Opinion | In 2020, Winning Over Young Voters Means Mastering Social Media

The COVID-19 pandemic gave this year’s presidential candidates the opportunity—and the time—to revamp their social media strategies and rally young voters. But did they miss their chance?

The impact of social media on American elections has been front-and-center in pundits’ minds since Democrat Alexandria Ocasio-Cortez’s historic 2018 primary upset, when, according to The New York Times, the then-28-year-old took on fellow Democrat Joseph Crowley for his spot in the House—and won. “The race was not close,” the Times reported curtly.

More tongue-in-cheek commentary from the Times: “The last time Mr. Crowley, 56, even had a primary challenger, in 2004, Ms. Ocasio-Cortez was not old enough to vote.”

It didn’t take long for pundits and party leaders alike to take an interest in Ocasio-Cortez’s knack for digital campaigning. While the Times indicated that the now-congresswoman won support from progressives in her district by attacking Crowley’s “role in the leadership, and the fact that he was the head of the local Democratic Party machine,” numerous reports pointed to her social media prowess—and she has maintained a reputation for being something of a Twitter guru. NBC News reported in January 2019:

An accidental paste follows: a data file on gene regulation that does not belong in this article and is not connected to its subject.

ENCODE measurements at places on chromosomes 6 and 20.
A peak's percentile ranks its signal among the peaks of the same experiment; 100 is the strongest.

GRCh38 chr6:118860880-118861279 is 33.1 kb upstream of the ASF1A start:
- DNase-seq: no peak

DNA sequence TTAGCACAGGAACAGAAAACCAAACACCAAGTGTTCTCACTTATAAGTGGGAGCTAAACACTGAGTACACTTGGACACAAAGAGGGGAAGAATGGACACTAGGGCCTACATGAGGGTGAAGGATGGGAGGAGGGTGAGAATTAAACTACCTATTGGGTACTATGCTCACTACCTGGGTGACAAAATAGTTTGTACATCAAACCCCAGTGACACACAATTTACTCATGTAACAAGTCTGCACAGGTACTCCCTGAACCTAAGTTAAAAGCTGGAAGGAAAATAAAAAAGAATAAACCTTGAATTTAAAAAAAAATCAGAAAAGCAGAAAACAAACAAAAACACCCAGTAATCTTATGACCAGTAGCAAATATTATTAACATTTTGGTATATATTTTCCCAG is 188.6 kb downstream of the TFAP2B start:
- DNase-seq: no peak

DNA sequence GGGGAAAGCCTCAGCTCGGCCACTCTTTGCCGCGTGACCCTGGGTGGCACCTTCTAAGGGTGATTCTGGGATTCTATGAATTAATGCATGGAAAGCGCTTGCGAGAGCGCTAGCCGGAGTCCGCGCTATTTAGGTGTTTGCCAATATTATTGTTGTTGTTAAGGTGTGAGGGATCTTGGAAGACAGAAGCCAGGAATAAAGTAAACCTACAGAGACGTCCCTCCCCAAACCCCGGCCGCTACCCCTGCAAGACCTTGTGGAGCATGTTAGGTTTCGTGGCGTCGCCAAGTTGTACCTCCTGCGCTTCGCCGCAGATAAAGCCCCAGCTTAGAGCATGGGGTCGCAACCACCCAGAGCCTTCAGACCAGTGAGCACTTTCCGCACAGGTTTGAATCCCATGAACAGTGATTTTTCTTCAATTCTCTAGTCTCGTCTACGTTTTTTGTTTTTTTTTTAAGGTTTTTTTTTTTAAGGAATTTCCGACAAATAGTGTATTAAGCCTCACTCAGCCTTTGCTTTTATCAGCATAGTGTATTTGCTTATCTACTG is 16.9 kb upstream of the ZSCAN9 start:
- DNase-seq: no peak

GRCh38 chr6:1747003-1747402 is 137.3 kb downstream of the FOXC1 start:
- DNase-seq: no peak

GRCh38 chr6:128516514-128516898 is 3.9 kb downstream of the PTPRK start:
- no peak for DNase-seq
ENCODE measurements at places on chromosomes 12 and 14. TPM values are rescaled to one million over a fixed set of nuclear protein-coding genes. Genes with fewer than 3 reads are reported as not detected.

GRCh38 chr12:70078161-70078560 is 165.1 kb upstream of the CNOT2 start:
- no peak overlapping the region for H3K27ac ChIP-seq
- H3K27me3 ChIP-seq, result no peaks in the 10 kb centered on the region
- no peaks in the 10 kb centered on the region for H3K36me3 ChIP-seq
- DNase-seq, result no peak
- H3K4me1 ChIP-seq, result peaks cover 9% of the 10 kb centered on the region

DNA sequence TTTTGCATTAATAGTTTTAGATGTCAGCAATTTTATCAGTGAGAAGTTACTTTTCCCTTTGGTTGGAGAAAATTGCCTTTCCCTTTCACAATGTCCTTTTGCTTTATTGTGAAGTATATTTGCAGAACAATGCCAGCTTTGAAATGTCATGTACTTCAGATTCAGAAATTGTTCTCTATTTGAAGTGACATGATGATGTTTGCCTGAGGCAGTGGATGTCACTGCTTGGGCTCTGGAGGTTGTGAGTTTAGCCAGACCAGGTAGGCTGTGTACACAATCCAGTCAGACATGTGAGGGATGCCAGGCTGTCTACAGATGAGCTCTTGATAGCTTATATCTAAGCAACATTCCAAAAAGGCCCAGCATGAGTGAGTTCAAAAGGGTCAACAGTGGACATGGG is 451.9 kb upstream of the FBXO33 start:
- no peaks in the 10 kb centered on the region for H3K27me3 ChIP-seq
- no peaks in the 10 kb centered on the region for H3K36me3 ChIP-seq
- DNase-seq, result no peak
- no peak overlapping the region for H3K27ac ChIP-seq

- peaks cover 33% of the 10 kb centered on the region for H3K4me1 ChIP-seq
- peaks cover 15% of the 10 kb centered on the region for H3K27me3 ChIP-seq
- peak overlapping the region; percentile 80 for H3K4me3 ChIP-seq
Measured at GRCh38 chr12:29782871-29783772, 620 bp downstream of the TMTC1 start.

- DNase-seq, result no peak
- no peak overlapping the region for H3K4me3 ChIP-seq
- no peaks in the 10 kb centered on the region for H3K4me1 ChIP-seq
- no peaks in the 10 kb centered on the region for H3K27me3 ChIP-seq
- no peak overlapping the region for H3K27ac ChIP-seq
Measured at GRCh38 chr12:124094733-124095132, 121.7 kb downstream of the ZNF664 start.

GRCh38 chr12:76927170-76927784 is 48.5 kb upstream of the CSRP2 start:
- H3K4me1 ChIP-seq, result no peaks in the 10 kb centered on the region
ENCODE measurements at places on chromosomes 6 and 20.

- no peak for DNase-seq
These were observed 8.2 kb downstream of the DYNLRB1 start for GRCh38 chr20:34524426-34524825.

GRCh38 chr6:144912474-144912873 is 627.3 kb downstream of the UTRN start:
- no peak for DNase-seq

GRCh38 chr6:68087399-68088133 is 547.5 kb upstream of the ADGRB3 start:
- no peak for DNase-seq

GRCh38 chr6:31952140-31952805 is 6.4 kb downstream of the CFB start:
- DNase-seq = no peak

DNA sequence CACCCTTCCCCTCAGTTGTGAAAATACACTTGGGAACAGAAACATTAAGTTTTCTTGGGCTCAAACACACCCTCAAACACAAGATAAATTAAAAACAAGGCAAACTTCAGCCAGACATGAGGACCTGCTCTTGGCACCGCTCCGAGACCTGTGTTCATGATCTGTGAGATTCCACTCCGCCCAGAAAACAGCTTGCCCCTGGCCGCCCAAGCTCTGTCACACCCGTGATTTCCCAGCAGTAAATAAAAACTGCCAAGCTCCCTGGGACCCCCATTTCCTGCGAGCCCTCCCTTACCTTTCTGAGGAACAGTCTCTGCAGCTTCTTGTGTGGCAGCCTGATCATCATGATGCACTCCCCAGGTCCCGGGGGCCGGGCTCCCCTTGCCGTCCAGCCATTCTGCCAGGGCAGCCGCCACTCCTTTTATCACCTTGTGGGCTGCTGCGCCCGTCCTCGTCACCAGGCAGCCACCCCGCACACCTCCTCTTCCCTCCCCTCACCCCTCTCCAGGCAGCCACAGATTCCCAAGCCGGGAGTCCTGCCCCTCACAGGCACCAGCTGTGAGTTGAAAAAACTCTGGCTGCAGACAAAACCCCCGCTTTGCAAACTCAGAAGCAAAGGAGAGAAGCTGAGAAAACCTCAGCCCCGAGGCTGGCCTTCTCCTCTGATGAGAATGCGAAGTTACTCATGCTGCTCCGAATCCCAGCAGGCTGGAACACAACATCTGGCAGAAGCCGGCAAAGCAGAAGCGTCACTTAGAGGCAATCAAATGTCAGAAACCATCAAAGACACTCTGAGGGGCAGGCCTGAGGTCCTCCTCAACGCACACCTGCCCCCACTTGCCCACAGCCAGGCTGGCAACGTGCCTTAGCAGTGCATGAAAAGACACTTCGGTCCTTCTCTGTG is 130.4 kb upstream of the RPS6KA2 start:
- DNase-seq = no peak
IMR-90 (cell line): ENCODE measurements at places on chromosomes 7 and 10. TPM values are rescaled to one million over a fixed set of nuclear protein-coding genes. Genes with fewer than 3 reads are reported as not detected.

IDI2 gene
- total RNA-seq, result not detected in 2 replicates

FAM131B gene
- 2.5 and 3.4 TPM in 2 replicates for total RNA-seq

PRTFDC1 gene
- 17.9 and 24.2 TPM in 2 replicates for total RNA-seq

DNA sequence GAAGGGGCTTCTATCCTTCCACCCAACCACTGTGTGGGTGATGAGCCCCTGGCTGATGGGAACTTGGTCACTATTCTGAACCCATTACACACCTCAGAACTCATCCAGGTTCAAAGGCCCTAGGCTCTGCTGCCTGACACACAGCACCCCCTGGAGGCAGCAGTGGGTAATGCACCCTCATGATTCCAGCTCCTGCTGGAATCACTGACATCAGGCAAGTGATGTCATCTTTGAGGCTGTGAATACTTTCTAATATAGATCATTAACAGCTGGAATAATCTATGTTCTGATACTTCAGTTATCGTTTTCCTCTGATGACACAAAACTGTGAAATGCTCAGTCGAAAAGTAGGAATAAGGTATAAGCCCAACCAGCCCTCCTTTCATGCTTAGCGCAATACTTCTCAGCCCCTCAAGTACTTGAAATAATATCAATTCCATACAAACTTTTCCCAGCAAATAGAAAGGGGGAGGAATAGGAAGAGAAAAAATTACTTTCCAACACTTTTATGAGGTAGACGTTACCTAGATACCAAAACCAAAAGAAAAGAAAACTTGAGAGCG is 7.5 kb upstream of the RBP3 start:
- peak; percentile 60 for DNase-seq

Less than three weeks after being sworn in as the youngest woman ever elected to Congress, Alexandria Ocasio-Cortez already has more Twitter followers than Speaker Nancy Pelosi, more interactions than Barack Obama, one of C-SPAN’s most-watched congressional floor speeches of all time and a ubiquitous nickname that doubles as her Twitter handle — “AOC.”

Indeed, many have taken notice of how naturally AOC interacts with supporters—and critics—online, and it’s quickly become a pillar of her success. “If Cory Booker is pretty good at Instagram as far as politicians go, the vibe’s still sometimes like your Bible study leader is giving you a college campus tour,” BuzzFeed’s Katherine Miller wrote in November 2018, according to NBC. “Ocasio-Cortez uses Instagram like the rest of us do—reflexively, incidentally.”

But it seems not everyone in Washington has AOC’s Instagram instincts.